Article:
Le Chatelier's Principle Figure 3 is an observation about chemical equilibria of reactions. It states that changes in the temperature, pressure (or volume), or concentration of a system will result in predictable and opposing changes in the system in order to achieve a new equilibrium state. Le Chatelier's Principle can be used in practice to understand reaction conditions that will favor increased product formation. This idea was discovered and formulated independently by Henri Louis Le Chatelier (pictured below) and Karl Ferdinand Braun.
Changes in Concentration
According to Le Chatelier's Principle, the addition of product or the removal of reactants to a system will shift the equilibrium towards the reactants, while the addition of more reactants or the removal of product will provide the opposite shift towards product, or the right-hand side of the reaction equation. This can be illustrated by the equilibrium of carbon monoxide and hydrogen gas, reacting to form methanol.
Suppose we were to increase the concentration of CO in the system. Using Le Chatelier's principle, we can predict that the amount of methanol will increase, thereby decreasing the total change in CO. If we are to add a species to the overall reaction, the reaction will favor the side opposing the addition of the species. Likewise, the subtraction of a species would cause the reaction to fill the "gap" and favor the side where the species was reduced.
This observation is supported by the collision theory. As the concentration of CO is increased, the frequency of successful collisions of that reactant would increase also, allowing for an increase in forward reaction, and generation of the product. Even if a desired product is not thermodynamically favored, the end-product can be obtained if it is continuously removed from the solution.
Changes in Pressure
A change in pressure (or volume) will result in an attempt to restore equilibrium by creating more or less moles of gas. For example, if the pressure in a system increases (or the volume decreases), the equilibrium will shift to favor the side of the reaction that involves fewer moles of gas. Similarly, if the volume of a system increases (or the pressure decreases), the production of additional moles of gas will be favored.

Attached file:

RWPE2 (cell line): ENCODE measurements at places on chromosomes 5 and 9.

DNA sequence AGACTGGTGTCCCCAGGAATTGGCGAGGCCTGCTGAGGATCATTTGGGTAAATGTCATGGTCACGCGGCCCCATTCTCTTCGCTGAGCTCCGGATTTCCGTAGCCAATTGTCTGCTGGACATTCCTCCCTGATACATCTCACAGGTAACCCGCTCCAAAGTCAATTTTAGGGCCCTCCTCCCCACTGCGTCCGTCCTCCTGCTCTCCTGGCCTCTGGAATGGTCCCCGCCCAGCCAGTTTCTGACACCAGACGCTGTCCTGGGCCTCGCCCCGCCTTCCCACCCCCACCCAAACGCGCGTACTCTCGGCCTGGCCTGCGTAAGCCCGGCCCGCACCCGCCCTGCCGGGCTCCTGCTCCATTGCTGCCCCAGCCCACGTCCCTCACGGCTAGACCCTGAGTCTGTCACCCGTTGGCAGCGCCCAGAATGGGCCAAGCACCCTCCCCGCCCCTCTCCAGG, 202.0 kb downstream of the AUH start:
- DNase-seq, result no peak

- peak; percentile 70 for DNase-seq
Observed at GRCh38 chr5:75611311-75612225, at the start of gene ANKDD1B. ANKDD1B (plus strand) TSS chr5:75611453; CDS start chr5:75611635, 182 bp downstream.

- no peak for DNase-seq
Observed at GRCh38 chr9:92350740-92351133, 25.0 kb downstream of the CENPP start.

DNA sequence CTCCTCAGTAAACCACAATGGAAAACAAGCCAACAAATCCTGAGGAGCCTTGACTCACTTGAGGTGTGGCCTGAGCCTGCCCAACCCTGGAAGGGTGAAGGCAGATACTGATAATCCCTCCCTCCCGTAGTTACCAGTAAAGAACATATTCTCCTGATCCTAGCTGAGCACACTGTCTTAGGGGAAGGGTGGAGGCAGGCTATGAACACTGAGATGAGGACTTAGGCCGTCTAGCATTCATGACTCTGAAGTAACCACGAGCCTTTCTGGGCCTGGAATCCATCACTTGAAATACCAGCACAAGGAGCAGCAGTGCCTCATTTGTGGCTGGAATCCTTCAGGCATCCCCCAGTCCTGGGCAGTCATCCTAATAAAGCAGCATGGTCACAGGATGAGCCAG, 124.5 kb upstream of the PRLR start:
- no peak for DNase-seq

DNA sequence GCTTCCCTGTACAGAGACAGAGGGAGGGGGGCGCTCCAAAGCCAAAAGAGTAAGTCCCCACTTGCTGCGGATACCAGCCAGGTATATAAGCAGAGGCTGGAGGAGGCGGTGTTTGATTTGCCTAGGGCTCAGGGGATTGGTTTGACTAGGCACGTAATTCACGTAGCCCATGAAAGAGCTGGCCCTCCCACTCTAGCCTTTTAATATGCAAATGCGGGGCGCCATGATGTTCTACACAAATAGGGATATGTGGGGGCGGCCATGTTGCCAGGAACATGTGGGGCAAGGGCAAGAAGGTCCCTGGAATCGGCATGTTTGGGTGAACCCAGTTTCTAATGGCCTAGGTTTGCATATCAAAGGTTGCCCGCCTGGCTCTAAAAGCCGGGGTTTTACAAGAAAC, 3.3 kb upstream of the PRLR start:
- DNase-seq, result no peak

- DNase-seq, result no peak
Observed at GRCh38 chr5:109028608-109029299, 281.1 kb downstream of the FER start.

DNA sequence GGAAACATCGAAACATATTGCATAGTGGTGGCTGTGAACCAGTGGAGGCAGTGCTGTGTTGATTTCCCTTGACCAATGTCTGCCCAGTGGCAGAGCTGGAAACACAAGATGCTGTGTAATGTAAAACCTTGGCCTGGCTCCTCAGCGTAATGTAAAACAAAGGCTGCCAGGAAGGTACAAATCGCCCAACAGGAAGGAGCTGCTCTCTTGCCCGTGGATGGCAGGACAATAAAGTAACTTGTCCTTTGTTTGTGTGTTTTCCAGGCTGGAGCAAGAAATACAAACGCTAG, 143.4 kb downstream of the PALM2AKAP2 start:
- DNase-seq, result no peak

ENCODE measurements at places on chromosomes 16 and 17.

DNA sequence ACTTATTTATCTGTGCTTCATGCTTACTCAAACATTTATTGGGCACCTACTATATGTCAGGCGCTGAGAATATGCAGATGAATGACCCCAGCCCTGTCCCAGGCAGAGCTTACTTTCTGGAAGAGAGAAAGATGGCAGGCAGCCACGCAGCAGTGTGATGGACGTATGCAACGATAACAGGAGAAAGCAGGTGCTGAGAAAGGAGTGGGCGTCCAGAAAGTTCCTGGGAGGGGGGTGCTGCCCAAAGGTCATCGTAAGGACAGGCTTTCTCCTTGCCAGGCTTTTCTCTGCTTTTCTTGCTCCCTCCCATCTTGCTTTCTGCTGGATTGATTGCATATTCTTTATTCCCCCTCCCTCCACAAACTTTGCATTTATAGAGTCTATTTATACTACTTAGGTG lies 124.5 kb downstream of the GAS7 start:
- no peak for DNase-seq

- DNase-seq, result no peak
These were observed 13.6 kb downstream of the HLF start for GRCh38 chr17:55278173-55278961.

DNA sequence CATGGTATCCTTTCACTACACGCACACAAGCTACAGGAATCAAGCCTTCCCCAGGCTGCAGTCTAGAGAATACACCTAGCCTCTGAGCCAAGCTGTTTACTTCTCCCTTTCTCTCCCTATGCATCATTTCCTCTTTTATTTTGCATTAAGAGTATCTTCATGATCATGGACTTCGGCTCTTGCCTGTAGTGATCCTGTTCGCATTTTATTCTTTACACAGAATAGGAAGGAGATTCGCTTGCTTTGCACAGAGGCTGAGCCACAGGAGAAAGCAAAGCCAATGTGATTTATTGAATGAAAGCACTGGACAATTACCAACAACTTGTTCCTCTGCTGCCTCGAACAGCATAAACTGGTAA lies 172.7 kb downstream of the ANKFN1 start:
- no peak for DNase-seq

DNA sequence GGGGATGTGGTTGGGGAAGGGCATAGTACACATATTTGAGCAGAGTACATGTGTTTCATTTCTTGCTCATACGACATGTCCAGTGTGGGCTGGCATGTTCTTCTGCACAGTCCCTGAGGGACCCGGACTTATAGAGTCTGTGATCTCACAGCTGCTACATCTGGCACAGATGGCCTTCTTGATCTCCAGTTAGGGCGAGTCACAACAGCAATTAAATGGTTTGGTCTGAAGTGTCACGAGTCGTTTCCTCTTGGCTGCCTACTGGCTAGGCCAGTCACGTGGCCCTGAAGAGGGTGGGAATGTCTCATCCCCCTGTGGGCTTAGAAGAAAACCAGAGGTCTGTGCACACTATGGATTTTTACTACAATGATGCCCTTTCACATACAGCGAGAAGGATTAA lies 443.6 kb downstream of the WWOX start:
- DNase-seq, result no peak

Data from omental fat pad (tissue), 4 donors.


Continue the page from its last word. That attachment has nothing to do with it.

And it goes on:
Considering the reaction of nitrogen gas with hydrogen gas to form ammonia:
Note the number of moles of gas on the left-hand side and the number of moles of gas on the right-hand side. When the volume of the system is changed, the partial pressures of the gases change. If we were to decrease pressure by increasing volume, the equilibrium of the above reaction will shift to the left, because the reactant side has greater number of moles than the product side. The system tries to counteract the decrease in partial pressure of gas molecules by shifting to the side that exerts greater pressure.
Similarly, if we were to increase pressure by decreasing volume, the equilibrium shifts to the right, counteracting the pressure increase by shifting to the side with fewer moles of gas that exert less pressure. If the volume is increased because there are more moles of gas on the reactant side, this change is more significant in the denominator of the equilibrium constant expression, causing a shift in equilibrium.
Changes in Temperature
Finally, increases in temperature will favor the reaction direction that consumes heat, while decreases in reaction temperature will favor the direction that produces heat. In other words, the addition of heat to an exothermic reaction will shift the equilibrium towards the reactants, while the same change will shift an endothermic reaction towards product formation. This can be viewed in the endothermic reaction of
Production of NO2 consumes heat. When heat is added and the termperature increases, it will shift the equilibrium to the right as more NO2 is produced. The color of the gas changes, as shown in Figure 2.